It’s about fifteen miles on good paths, tracks and minor roads to Braemar from our camp, with the cheery promise of tea and biscuits at Mar Lodge. The weather didn’t look too good; it felt like there was rain on the way and the clouds were already building from the southwest. So we didn’t hang about this morning, even though it was to be an easy day.
[DAY 9: CLICK TO ENLARGE]
Now’s probably a good time to talk about Sally Solomid, that I had borrowed from Martin Rye. The first night in Sally had been a bit of a struggle as I had pitched her when knackered and in the pouring rain. That night I found taking my wet weather gear off and getting organised, in a shelter that was far smaller than my normal Stephenson’s Warmlite 2C, had been a bit of a struggle.
However by now I had had four nights to sort myself out and get used to living with the young lady (We had also spent two nights in bothies, a night in a bunkhouse and a night in a hotel) and I have to say I was quite taken with her now. She is very quick to erect – about the same time taken to get an Akto up in good shape, perhaps a teensy bit longer, but much much quicker than it takes to erect a Trailstar and inner. She is easy to put up in bad conditions as you just have to peg her four corners and rear mid point out and simply lift with the poles and she’s up and storm-proof. Then it’s the simple matter of attaching the inner, which I now had down to a fine art. There’s loads of room to stache rucksacks, boots and wet gear in the full length protected space at the front of the inner, leaving plenty of room to cook under cover if the weather forces you to do so.
There is room alongside your sleeping mat to store all the contents of your rucksack inside the Oooknest. Sally was sturdy and shrugged off blustery winds with aplomb, the ‘A-frame’ pole configuration giving impressive stability. My only criticism, which is quite minor, is that it feel slightly claustrophobic with the inner mesh quite close to your face when you are lying down.
Overall, especially when considering how little she weighs, I think she ‘s an excellent lightweight choice. You can see our little encampment below: L-R: Andy’s Treeza Trailstar, Sally Solomid, and Phil’s Akto.
[TUCKED IN BEHIND SHELTER AT THE GELDIE, 1700 FEET UP – CLICK TO ENLARGE]
Our first mini-break was at the slightly derelict building that provides excellent shelter at the junction of the Geldie and Bynack burns. Phil took a great deal of care framing this next picture.
[PHIL'S CAREFULLY FRAMED PICTURE]
The walk to the Linn of Dee is very exposed but we were lucky with the weather and had the wind coming at us from the side and behind. It would be quite brutish from the front as there is no cover at all. We were quite surprised at seeing absolutely no Challengers at all on this stretch – there are usually a hundred or so coming from all directions converging on the metropolis that is Braemar.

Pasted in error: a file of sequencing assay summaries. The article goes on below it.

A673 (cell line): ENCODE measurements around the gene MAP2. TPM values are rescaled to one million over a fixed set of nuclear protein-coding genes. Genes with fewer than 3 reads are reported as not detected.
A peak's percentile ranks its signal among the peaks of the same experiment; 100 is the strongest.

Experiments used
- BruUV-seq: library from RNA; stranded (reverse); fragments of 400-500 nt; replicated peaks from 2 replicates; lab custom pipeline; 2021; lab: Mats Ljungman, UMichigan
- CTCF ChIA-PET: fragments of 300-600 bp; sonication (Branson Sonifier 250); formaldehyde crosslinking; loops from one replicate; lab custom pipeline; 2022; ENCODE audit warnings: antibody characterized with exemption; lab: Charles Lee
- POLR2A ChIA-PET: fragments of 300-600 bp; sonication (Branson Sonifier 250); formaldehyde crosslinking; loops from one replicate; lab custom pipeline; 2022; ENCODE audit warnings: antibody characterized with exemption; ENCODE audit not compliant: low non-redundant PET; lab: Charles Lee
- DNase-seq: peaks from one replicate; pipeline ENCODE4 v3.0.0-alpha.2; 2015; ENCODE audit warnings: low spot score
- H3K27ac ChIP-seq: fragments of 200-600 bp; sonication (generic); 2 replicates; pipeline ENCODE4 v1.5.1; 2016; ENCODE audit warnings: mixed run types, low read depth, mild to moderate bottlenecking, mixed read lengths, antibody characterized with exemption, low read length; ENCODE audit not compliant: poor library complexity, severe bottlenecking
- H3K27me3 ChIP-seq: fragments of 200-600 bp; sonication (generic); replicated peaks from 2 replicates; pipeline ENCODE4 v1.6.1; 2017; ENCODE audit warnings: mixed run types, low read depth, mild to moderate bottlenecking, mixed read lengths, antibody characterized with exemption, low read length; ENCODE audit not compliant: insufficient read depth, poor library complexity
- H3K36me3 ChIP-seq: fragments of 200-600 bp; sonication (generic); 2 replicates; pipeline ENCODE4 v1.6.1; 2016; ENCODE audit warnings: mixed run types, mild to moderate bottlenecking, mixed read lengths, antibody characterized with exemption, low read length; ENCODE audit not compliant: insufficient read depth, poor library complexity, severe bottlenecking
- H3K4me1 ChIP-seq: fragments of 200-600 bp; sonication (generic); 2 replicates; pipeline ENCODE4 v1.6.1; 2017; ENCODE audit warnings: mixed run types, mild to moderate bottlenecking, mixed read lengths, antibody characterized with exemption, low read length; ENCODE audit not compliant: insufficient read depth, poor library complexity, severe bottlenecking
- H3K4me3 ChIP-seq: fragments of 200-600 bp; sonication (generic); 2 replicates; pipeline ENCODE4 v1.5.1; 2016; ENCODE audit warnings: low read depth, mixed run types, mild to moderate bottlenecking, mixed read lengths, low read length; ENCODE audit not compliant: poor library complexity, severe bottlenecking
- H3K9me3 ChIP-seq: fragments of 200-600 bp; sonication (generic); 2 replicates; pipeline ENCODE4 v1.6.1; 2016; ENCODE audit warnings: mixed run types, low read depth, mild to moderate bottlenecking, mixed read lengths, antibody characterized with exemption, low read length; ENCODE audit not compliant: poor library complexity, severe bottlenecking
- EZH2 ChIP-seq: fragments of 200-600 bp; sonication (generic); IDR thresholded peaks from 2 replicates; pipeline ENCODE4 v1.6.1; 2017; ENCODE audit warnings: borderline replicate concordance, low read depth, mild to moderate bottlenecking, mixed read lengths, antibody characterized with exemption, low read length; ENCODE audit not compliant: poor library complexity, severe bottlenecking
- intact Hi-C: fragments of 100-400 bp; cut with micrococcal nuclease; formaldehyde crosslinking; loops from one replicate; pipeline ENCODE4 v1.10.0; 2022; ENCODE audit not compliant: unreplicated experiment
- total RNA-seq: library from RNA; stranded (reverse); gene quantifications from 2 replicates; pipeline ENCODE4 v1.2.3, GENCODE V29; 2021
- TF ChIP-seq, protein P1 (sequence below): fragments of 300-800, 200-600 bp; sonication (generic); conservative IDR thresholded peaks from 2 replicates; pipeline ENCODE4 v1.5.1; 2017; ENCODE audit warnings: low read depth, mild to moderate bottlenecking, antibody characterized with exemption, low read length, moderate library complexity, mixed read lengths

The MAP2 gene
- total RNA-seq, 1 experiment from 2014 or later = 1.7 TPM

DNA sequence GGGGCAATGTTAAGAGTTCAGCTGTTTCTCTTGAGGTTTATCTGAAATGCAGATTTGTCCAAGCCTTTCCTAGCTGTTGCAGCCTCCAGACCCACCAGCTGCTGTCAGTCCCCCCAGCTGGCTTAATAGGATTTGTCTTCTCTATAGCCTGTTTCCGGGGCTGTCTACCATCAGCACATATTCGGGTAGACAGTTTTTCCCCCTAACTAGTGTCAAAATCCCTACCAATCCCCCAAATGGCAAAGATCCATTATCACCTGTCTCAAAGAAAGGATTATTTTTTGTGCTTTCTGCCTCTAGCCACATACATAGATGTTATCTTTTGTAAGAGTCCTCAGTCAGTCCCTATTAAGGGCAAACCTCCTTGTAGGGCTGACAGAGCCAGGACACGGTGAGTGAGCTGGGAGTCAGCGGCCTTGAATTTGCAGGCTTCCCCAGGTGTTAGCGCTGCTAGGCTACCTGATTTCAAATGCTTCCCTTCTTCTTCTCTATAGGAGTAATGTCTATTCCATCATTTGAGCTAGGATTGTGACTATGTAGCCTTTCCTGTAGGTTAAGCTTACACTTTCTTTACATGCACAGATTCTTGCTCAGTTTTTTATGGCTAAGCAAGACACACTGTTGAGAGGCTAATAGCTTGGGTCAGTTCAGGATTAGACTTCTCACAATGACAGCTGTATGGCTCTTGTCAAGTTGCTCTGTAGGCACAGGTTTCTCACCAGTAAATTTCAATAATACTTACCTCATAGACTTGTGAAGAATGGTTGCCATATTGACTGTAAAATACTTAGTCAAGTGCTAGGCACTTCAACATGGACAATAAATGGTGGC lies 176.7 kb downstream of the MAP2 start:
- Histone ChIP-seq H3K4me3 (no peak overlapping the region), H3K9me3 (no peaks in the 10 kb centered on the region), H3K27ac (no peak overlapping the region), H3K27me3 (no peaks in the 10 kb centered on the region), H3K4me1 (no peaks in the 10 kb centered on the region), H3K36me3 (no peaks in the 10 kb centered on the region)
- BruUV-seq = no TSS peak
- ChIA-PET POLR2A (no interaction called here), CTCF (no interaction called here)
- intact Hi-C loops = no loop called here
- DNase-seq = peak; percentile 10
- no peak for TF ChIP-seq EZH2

We stopped for a more substantial snack in the beautiful woods just before the road at the Linn of Dee, before a light drizzle encouraged us on our way once more.
[LOOKING FOR A WINDSCREEN TO LICK AT THE LINN OF DEE – CLICK TO ENLARGE]
Mar Lodge was heavenly. The Gun Room offered teas, coffee and biscuits for a charitable donation. There was an armchair, that was low and comfortable and I found it impossible to leave its warm embrace. Andy & Phil were poppets and waited on me.
We stayed a lot longer than all the other Challengers who popped in. We just couldn’t understand the hurry – Braemar was now just an hour and a half’s stroll down the road. So we had yet another cup of tea and alright, just the one more chocolate hobnob and okay – I will have that pack of “Biscuits, brown” as others strapped on packs and laced up boots and disappeared into the Great Outdoors.
With civilisation now a very real prospect I found the bathroom and washed a few days of grime from my face and brushed and flossed my teeth. I was a new man!
As we lurched awkwardly outside into the all too fresh air, we noticed that it was raining. It was that thin, concentrated showerhead rain. Looking about and out west it seemed like there was quite a bit to come. Perhaps this was why the more recent arrivals had made such a short pit-stop. As Phil and Andy were climbing into their over-trousers, I made up my mind that it was probably just a shower and anyway, as Andy was donning his waterproofs it was bound to turn out sunny.
Hmmm. Before we had left the grounds of Mar Lodge the thin concentrated rain had turned into fat concentrated straight down stuff. It was too late now; my strides were soaking. However, it was warm so no great shakes. By the time we eventually hauled our arses into the Fife Arms it was hosing it down.
At the Fife we bumped into zillions of Challengers. This is where they had been all the time! Andy & I were due to stay with Kate at “Rucksacks” (Phil was living the high-life in the Fife) but then Laura and Louise made us an offer we couldn’t refuse: A night sharing a lodge cabin at the Braemar Lodge Hotel with two beautiful ladies! Within a flash, Andy had rung Kate to let her know that she could re-let our bunks and we were skipping up the road to a kitchen, a sitting room with reclining chairs, our own room and two lovely girls.
[LAURA'S PIC INSIDE THE CABIN: ME, LOUISE & ANDY]
Andy volunteered to take the smalls to the washing and drying machines – he wanted the thrill of his undies mixing intimately with Laura’s. There was talk about the campsite being flooded and people having to move their tents to higher ground. It seems we had made a very wise choice.
Then it was back into town for a slap up feed at the Old Bakery and a few pints of the black stuff in the Fife. Old friends were re-acquainted and a fine evening was had by all.
A good day, with the back of the Challenge now well and truly broken.